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A large crowd enjoys a warm afternoon on the patio at a pub during the Tall Ships 2012 Festival in Halifax.

Shaun Lowe/istock

Gaston Saulnier would like to have a tan right now, but instead of taking a trip down south this winter, like a few people he knows, he chose a staycation.

"I could go, but I'd be sacrificing a month or two of loan payments," says the 32-year-old Halifax resident.

He's also cutting back on eating out at restaurants and still has a roommate – all part of an aggressive savings plan to help pay down about $45,000 in debt he's accumulated over nearly a decade.

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His liabilities consist of student loans and consumer debt, including a two-week trip to Europe in his late 20s and a used car that ended up costing thousands of dollars in repairs. He's also moved a few times in recent years, from Halifax to Montreal, then to Moncton, then back to Halifax – it all adds up.

"I wouldn't say I've overspent all of the time, but the credit line was a little too accessible. If I go to the restaurant a bit too many times, I'd say to myself, 'I'll pay it off later,' or 'I have a salary now, I can buy a few more pairs of jeans.' It creeps up on you," Mr. Saulnier says.

Today, he works at a non-profit organization and is working toward a master's degree part time, which he sees as a good long-term investment for his career. Still, it prevents him from paying down his debt more quickly.

Mr. Saulnier has a plan, laid out in a spreadsheet, to pay off his debt in about six years, once he's finished his degree. His next financial goal is to buy a home.

"I technically could afford it, and the bank tells me I could, but I don't have the down payment in cash and the closing costs that I would need, such as furniture and paint," he says.

Each time he gets a paycheque, at least $200 goes straight into an account to pay down his debt, which includes a line of credit and car loan (he has replaced the beater with a new car).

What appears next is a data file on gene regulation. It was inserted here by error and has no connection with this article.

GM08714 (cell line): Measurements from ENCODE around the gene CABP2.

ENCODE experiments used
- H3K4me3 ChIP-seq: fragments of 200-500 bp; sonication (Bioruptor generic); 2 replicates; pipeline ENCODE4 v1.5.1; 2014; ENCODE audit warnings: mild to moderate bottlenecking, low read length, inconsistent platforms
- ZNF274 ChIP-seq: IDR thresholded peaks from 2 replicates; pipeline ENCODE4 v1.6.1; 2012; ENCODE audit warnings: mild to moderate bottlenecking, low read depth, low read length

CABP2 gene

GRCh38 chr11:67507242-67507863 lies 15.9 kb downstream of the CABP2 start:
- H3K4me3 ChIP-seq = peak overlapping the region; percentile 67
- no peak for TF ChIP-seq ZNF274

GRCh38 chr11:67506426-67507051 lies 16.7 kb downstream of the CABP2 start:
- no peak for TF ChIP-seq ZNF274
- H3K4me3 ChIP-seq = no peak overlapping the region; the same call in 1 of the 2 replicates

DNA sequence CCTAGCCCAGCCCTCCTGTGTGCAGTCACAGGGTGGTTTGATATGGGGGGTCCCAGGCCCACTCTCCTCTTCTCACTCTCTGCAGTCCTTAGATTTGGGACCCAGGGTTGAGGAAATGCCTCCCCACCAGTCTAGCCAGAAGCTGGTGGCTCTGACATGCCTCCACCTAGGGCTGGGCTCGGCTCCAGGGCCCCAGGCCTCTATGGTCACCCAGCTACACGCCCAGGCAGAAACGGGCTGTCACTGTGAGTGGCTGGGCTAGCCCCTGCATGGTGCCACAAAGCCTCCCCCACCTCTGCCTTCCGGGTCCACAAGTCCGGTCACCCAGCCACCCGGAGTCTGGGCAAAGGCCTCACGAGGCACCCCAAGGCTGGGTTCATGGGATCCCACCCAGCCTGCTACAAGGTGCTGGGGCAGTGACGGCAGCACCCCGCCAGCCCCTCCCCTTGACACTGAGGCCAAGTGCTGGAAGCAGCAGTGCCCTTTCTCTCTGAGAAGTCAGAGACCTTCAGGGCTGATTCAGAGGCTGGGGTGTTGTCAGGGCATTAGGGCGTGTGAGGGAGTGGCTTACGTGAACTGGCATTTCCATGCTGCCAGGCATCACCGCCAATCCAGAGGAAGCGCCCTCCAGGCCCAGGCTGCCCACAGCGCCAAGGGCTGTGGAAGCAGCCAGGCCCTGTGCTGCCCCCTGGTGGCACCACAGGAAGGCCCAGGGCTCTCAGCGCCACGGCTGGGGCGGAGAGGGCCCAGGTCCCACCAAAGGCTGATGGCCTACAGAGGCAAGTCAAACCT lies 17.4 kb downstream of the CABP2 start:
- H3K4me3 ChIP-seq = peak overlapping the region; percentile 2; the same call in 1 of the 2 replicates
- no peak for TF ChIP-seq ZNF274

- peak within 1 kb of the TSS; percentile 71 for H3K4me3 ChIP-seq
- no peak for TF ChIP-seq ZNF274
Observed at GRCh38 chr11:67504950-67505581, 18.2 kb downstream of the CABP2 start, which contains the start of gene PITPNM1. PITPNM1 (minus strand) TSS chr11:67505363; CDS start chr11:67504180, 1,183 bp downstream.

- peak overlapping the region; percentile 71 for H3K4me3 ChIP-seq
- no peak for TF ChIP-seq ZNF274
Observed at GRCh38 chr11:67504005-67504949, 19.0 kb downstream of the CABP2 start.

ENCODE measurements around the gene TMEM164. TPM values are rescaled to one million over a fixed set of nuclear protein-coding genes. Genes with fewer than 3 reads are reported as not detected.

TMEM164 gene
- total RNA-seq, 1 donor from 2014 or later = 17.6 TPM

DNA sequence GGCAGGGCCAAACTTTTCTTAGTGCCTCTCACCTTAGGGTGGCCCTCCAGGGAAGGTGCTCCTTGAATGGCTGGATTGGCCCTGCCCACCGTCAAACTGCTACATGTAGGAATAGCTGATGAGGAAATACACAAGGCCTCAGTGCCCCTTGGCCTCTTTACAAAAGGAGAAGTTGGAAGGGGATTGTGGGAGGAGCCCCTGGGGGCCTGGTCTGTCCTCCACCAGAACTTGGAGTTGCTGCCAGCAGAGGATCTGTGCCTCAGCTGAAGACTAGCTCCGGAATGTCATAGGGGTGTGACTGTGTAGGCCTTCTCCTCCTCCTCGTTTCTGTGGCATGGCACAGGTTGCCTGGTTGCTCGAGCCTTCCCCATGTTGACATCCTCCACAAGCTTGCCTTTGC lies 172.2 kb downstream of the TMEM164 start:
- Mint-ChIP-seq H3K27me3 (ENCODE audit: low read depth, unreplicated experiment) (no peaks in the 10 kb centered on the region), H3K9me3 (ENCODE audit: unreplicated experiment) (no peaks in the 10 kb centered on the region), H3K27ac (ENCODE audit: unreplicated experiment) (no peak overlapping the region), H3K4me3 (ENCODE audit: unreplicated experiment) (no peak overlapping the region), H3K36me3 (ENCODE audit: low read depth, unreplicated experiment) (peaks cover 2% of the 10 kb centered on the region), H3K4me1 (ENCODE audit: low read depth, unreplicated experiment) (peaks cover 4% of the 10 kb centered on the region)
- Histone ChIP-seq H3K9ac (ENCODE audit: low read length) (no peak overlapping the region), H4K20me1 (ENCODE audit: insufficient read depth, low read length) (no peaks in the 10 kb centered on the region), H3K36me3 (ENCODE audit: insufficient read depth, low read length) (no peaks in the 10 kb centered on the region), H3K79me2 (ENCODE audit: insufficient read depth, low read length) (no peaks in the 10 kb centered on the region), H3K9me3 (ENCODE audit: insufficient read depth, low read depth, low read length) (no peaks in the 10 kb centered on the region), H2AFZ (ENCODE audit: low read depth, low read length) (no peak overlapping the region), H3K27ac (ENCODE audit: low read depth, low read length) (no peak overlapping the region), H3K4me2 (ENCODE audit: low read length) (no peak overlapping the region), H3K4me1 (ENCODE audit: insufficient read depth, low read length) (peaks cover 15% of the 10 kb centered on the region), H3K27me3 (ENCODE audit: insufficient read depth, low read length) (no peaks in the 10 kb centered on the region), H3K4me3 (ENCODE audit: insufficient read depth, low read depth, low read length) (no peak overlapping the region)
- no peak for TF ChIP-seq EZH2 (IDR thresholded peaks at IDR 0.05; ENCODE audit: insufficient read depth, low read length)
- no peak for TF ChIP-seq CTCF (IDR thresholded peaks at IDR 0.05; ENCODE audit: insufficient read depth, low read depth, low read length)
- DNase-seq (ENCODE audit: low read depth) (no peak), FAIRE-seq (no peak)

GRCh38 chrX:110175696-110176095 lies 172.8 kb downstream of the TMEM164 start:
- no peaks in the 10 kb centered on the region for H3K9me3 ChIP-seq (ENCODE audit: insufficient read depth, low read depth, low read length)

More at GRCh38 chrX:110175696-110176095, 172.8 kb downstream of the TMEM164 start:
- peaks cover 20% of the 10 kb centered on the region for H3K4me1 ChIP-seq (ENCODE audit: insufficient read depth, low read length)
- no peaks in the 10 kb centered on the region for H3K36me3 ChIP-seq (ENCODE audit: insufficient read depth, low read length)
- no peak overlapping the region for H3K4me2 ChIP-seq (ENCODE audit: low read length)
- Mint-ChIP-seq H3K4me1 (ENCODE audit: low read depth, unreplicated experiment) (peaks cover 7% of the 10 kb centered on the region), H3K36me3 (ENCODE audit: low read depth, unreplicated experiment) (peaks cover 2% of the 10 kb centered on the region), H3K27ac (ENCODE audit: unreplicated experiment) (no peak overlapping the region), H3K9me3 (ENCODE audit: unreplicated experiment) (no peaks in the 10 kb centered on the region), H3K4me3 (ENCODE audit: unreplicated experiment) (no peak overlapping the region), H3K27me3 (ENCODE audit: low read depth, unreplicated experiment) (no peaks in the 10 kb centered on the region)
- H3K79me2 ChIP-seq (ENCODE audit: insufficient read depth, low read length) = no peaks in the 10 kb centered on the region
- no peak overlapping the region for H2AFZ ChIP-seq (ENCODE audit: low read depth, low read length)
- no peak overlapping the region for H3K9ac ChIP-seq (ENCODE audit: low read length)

Any extra money that comes in, such as a tax return, also goes immediately toward paying down the debt.

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"I'm not drowning in debt," Mr. Saulnier says, "but if I didn't have it, my life would be different. It prevents me from doing things I should be doing at this stage in my career."

He has a group RRSP at work, but no pension. "I'm on my own to save for retirement," he says. "I'm contributing to it, but not as much as I could be."

Mr. Saulnier's financial situation is not unlike many millennials, and the generations before them, who have built up debt from school and are spending beyond their means.

The difference today is that consumers, in particular the younger generation, are becoming more accustomed to buying items on credit or through loans and paying them off later, instead of saving the money first, says Blake Griffith, a certified financial planner with Sun Life Financial, who is also a millennial.

"We've been raised in an environment of easy credit, favourable interest rates and, largely, economic prosperity," he says.

Mr. Griffith believes Mr. Saulnier is making the right moves by investing in advancing his education, paying down debt, and curbing his spending. That includes delaying purchasing a home until he can better afford it.

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Millennials, similar to their parents and grandparents, need to develop a long-term financial plan and set a budget to avoid getting too deep into debt, he says.

"When people hear the word 'budget,' they think it means they have to restrain what they spend," says Mr. Griffith. "The big benefit to doing a budget is to see where your money goes … then you can start making informed decisions based on your financial picture."

Have you, or are you in the process of, repaying a sizeable debt load? To share your debt-reduction journey with the Globe, send us an email.

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